Challenges in Addressing Cultural Diversity: Approaches in Sydney Schools
An essential challenge for school educators continues to be how to better represent and negotiate the complexities of classrooms and school communities that are increasingly culturally and linguistically diverse. Schools approach cultural diversity in various ways. Drawing on a qualitative study in a number of government schools, we report on three different approaches engaged by schools in three culturally diverse areas of Sydney. These approaches are often shaped by socio-cultural factors such as the nature of the school and its related community, the commitment of teachers, particularly the executive leadership and the localised issues that may impact on school and community programs. Findings suggest that it is time for school educators to renew their efforts - in a more strategic and focused way - to provide an integrated, resources rich, whole school approach to educating for cultural and linguistic diversity that builds relationships between our diverse communities and empowers all students to succeed at school.
||Cultural Diversity, Schools, Approaches, School Communities
International Journal of Diversity in Organizations, Communities and Nations, Volume 10, Issue 3, pp.281-294.
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Senior Lecturer, Faculty of Arts and Social Sciences, University of Technology, Sydney, Sydney, New South Wales, Australia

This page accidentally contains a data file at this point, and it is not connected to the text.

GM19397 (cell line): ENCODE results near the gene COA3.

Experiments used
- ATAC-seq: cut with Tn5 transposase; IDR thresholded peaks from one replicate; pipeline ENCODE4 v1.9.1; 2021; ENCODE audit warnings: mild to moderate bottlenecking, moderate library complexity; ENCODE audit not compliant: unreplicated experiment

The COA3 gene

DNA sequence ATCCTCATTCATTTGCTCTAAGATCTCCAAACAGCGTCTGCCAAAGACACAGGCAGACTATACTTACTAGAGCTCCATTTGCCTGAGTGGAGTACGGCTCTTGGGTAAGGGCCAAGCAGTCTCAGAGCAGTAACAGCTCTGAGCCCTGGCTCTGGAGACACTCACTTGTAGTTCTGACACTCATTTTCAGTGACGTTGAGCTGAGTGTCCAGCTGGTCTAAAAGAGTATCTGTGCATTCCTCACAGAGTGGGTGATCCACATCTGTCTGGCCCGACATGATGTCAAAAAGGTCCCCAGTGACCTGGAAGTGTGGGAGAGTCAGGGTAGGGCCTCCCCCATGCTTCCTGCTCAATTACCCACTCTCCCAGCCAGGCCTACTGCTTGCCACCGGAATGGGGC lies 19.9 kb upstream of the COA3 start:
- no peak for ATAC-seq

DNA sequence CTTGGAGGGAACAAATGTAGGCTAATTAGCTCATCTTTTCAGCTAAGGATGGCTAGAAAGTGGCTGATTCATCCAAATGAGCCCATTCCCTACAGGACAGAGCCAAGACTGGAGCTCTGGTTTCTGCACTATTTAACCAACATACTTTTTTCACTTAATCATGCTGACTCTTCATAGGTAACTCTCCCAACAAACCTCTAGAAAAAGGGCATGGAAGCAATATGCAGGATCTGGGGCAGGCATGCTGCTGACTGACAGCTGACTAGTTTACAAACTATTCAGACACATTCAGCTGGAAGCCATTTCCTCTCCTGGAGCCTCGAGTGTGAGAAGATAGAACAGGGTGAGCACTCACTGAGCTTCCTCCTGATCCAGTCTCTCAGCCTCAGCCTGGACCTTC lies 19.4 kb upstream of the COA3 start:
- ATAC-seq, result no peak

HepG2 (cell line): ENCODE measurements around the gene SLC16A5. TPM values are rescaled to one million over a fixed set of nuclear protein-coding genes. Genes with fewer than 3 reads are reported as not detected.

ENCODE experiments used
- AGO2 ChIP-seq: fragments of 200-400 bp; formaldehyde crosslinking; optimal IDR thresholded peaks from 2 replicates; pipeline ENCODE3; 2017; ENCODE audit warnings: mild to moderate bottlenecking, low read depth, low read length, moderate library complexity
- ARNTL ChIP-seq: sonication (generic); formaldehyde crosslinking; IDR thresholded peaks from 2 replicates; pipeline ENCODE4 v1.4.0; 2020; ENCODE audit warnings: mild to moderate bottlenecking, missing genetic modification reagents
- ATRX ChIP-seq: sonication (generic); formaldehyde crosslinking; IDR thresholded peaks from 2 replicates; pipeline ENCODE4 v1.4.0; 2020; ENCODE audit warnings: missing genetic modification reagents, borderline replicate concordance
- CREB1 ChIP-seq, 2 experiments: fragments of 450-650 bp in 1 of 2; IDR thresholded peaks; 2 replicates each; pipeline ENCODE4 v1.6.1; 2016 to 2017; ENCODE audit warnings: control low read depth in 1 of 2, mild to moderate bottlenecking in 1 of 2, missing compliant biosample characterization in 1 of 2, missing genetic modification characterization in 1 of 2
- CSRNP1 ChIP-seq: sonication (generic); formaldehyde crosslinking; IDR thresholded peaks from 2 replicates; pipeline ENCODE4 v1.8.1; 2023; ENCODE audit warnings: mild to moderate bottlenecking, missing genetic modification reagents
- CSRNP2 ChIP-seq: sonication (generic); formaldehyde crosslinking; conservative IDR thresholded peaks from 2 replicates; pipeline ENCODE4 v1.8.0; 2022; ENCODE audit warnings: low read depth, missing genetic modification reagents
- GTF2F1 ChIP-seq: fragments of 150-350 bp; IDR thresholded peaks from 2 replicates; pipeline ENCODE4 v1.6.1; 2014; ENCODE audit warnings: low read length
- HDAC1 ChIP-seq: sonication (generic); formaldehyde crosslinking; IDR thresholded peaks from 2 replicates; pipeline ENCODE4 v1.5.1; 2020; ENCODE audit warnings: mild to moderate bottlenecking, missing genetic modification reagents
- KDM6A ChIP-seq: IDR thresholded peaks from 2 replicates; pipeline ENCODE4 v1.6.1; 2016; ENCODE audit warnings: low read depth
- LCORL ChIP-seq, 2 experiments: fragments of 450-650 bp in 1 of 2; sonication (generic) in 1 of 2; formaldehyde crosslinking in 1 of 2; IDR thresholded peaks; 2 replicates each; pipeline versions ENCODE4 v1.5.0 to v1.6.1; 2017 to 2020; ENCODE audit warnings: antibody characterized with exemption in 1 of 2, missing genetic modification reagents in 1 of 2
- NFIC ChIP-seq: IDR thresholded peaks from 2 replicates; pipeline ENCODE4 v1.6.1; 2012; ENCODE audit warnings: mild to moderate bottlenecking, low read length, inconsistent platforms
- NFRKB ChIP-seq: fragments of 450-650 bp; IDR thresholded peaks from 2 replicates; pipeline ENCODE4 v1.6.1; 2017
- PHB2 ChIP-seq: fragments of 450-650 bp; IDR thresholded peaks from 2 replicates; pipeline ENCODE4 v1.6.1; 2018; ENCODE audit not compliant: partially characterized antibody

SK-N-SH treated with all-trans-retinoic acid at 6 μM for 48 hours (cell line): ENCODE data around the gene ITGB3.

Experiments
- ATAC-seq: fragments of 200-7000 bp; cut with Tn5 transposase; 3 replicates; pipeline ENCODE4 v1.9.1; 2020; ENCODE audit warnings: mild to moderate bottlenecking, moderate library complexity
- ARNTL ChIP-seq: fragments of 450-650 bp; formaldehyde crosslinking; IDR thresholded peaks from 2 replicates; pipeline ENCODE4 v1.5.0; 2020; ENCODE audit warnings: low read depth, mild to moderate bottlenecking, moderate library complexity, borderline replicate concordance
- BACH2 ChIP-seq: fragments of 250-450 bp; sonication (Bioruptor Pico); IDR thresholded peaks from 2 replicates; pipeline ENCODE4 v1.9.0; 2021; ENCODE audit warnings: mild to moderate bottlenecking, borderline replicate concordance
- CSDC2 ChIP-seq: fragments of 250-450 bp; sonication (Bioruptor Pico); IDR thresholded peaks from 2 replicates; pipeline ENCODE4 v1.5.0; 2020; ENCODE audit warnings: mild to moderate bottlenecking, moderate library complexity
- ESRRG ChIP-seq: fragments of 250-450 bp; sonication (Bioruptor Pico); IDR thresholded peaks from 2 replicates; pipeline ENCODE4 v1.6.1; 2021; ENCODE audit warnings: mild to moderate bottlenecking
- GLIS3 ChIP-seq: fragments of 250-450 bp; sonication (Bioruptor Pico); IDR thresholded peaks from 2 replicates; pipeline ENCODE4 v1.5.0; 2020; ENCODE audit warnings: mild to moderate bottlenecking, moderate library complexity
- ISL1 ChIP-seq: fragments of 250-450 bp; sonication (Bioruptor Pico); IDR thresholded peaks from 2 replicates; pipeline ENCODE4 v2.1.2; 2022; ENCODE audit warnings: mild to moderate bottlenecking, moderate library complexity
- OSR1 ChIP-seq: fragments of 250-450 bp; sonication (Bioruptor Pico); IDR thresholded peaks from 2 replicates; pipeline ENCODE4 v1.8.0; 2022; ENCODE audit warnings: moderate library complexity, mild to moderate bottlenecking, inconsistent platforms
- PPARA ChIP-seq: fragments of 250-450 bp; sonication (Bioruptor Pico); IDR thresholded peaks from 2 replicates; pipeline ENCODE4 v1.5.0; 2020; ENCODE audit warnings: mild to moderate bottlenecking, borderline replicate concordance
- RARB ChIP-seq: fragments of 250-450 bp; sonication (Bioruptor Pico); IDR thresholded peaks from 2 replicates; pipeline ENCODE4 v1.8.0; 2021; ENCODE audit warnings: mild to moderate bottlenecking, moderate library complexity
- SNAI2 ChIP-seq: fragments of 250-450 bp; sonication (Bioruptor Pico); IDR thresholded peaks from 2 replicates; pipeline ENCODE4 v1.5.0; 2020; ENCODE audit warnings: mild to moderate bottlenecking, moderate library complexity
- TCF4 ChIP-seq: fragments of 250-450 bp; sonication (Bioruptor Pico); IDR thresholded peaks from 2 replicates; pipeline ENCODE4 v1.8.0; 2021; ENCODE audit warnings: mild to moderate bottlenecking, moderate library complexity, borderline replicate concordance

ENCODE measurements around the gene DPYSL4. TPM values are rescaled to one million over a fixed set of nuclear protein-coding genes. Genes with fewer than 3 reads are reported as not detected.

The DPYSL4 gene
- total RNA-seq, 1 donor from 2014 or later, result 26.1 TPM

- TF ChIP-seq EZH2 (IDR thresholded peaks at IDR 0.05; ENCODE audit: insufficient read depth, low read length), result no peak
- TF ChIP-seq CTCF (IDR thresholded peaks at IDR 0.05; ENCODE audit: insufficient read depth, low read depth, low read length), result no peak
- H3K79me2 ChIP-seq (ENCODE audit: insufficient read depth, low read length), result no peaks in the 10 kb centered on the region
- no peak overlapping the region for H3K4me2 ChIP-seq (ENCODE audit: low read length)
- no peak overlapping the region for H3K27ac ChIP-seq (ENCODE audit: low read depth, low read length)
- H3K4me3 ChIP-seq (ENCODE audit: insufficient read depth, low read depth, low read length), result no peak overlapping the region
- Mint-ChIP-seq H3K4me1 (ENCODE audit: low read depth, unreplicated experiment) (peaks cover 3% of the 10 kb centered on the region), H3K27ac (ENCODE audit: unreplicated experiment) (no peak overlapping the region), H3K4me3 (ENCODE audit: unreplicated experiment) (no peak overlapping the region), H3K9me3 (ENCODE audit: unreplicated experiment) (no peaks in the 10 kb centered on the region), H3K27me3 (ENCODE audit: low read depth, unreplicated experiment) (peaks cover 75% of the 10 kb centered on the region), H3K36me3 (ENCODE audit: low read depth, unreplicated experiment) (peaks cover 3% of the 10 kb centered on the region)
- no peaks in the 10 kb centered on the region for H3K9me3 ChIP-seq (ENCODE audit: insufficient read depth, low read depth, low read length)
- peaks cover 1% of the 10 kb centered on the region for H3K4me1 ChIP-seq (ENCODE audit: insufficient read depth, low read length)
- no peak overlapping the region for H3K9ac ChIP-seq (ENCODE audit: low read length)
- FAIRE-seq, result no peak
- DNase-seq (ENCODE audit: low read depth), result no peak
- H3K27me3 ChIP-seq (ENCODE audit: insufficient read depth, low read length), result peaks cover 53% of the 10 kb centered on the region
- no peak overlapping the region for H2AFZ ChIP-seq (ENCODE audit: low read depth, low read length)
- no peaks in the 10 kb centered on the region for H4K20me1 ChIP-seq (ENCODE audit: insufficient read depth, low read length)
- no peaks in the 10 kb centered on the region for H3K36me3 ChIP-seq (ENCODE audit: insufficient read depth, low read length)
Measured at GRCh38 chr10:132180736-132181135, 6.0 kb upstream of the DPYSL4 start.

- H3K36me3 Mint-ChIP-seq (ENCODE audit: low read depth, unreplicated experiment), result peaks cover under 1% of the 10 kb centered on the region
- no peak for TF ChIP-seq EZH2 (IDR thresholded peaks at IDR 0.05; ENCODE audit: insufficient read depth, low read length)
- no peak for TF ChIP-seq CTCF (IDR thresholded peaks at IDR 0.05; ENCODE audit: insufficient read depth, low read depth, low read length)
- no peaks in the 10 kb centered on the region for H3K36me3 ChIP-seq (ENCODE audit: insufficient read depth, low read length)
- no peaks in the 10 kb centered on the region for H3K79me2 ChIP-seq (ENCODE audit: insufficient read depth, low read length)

Nina Burridge began her career as a high school teacher in History and moved into higher education as a teacher educator. She sees herself as both an academic and an activists. Her main research interests have been Indigenous education and the implementation of the policy of reconciliation in the education and community sectors. She has published papers and educational materials on how Indigenous education in school and on approaches to reconciliation between Indigenous and non-Indigenous Australians in the current socio-political context. She has been the director of the Institute of Aboriginal Studies and Research at Macquarie University in Sydney and is currently lecturing in the Faculty of Education at the University of Technology, Sydney. Her emerging interests are in the areas of social justice and cultural diversity and she has been a campaigner for many issues related to refugee reforms and human rights at the local and national levels within the Australian community.
Senior Researcher, Education, The University of Technology, Sydney, New South Wales, Australia
Andrew Chodkiewicz is a Senior Research in the Faculty of Arts and Social Science at UTS with a Masters in Adult Education and a Bachelor of Economics (Hons). He has extensive experience in researching and writing in the field of school- community links and young people’s transition from school to work. Recent evaluation and research projects that he has collaborated on include an evaluation study of The Australian Government Quality Teaching Indigenous Project for the NSW Department of Education and Training; a research report on representations of cultural diversity in schools and the community and two NSW DET programs (Migrant Work Experience Program and Specialist Migrant Placement Officer Program) and the College of Law’s Online Course delivery. Through the former Centre for Popular Education at UTS he has assisted in organizing forums and conferences on educational issues in schools and the community.
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